Requirement 4 - Offline and secure repository replicas

With a public Dat repository, the content can remain readable and verifiable well into the future. Solutions for private repositories should retain these archival qualities.

Confidentiality comes at some expense to archivability. For one thing, there are fewer peers with redundant copies, though I hope that I can convince a few family members that my newsletters are worth keeping a copy pinned.

Encryption also can be counter to the goal of archivability. A possible solution for confidentiality is to encrypt the content before sharing it, but this makes it impossible for my family members to decipher the files when they browse them on disk. If I lose the decryption key, then I've forever lost the content—the opposite of what I'd want in an archive. I'm willing to accept some risk in confidentiality for better archivability.

Bonus A - Notifications

Email is a push system. My friends and family get an update in realtime after I send it. It would be nice if there was a way that my friends and family could watch for changes on the index file of my family newsletter and see when there have been updates. This feature would be nice to have, but not necessary. I can always share that there has been an update via other channels.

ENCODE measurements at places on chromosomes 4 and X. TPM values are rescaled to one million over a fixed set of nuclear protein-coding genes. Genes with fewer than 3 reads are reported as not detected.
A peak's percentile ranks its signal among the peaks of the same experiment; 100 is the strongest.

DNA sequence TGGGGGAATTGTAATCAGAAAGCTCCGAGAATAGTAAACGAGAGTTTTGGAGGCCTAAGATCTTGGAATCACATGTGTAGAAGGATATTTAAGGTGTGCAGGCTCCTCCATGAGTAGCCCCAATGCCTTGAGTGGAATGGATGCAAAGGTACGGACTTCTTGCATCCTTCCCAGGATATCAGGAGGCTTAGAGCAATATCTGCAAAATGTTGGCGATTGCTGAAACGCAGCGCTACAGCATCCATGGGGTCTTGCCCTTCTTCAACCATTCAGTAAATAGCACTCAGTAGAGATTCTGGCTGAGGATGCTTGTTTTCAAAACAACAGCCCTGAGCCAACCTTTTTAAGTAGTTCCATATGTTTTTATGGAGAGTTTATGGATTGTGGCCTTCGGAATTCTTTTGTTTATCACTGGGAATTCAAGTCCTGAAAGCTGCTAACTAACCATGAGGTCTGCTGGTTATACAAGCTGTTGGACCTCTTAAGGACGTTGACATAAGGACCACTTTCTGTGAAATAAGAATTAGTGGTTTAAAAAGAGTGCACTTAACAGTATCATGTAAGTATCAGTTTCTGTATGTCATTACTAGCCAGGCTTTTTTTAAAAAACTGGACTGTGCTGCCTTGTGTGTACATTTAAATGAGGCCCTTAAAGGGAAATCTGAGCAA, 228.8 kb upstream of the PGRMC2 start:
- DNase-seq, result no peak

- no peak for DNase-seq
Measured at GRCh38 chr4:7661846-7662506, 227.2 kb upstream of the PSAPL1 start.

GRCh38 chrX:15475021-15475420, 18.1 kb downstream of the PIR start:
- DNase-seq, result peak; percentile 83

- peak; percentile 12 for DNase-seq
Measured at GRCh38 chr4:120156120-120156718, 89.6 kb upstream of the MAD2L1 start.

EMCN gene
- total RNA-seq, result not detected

Bonus B - Retain linkability

One of the benefits of Dat is that it is possible to link between repositories. It'd be good if whatever solution is found for private repositories could allow for links between private repositories. When repository A has a different set of authorized readers from repository B, a link from A to B should be visible for all readers of A but only travellable for allowed readers of B.

Bonus C - Private replying

Just as in email, where it's possible to reply privately and see the email in the context of the thread, I'd love if Dat provided a mechanism for this. The combination of Bonus A (notifications) and Bonus B (linkability) could cover this if folks used the IndieWeb convention of replies being a kind of post type, but I think it's worth considering this separately.

Bonus D - Ability to make a repository public when I'm ready

I'd like my newsletters to eventually be public, but not while I'm actively publishing new editions. It should be possible to make a repository public without having to recreate the repository and risk losing the history tables that Dat creates. If not supported, it should remain possible to add new readers as they request access.

Future work

Currently Beaker is not focussed on anonymous access or publishing, but I'm hopeful that Dat and Beaker will begin to look at these use cases soon. Even for public data, it's dangerous to have a database of the IP address of all peers for each content archive. To me, it feels a bit like a panopticon, where you never know who might be watching to see what you're reading.

I think reading content in the chorus should be more like pulling a book from your home bookshelf. In my next post, I'll outline some ideas of how Dat could evolve so that reading articles in a repository gets closer to this cozy feeling.


on (Syndicated to Twitter):

Dat and Beaker Browser are working great to host and browse public sites, but they have some problems around privacy that need to be resolved before I can use it to host private posts.